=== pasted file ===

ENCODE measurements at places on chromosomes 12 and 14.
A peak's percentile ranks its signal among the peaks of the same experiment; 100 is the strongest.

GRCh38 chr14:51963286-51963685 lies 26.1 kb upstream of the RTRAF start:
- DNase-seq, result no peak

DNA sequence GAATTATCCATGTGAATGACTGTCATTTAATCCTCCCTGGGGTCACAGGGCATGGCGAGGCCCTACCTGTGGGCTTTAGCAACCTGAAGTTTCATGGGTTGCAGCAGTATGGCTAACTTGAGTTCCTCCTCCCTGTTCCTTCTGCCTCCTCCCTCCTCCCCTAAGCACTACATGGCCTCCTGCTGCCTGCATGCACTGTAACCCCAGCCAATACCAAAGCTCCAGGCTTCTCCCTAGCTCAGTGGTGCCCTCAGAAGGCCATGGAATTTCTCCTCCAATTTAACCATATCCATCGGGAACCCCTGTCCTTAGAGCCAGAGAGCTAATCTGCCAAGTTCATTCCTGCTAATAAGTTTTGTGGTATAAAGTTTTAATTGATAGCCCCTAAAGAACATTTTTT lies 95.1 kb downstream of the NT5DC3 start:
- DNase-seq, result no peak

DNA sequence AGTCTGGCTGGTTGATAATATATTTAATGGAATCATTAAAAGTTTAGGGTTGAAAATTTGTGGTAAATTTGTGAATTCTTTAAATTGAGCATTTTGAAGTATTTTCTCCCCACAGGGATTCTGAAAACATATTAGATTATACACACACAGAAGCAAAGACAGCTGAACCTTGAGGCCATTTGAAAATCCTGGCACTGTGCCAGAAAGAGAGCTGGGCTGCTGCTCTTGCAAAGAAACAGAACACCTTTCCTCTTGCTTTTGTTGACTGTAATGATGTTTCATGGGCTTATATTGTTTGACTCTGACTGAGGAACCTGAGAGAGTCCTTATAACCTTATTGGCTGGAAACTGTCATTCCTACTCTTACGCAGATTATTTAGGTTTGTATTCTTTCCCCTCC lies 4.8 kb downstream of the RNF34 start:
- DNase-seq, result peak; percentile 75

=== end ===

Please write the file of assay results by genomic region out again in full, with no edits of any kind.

ENCODE measurements at places on chromosomes 12 and 14.
A peak's percentile ranks its signal among the peaks of the same experiment; 100 is the strongest.

GRCh38 chr14:51963286-51963685 lies 26.1 kb upstream of the RTRAF start:
- DNase-seq, result no peak

DNA sequence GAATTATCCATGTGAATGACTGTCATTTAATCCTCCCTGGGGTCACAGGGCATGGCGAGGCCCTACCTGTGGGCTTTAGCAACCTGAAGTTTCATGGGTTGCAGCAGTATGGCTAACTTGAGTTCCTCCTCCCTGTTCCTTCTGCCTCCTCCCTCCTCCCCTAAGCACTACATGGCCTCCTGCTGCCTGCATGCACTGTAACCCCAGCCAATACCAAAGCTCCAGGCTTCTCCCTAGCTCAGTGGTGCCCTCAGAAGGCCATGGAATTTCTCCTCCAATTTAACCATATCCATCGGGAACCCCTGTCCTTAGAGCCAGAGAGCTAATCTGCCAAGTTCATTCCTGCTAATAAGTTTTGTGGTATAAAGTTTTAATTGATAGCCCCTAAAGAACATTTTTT lies 95.1 kb downstream of the NT5DC3 start:
- DNase-seq, result no peak

DNA sequence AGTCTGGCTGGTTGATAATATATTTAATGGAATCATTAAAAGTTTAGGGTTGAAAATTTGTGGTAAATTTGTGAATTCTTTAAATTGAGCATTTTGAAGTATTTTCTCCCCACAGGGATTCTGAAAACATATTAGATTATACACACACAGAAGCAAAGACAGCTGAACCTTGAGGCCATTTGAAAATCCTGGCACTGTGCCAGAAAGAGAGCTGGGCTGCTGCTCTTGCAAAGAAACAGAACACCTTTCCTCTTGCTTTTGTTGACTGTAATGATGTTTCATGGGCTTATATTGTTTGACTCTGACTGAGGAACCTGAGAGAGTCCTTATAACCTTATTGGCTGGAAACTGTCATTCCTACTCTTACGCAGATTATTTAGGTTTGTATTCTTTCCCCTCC lies 4.8 kb downstream of the RNF34 start:
- DNase-seq, result peak; percentile 75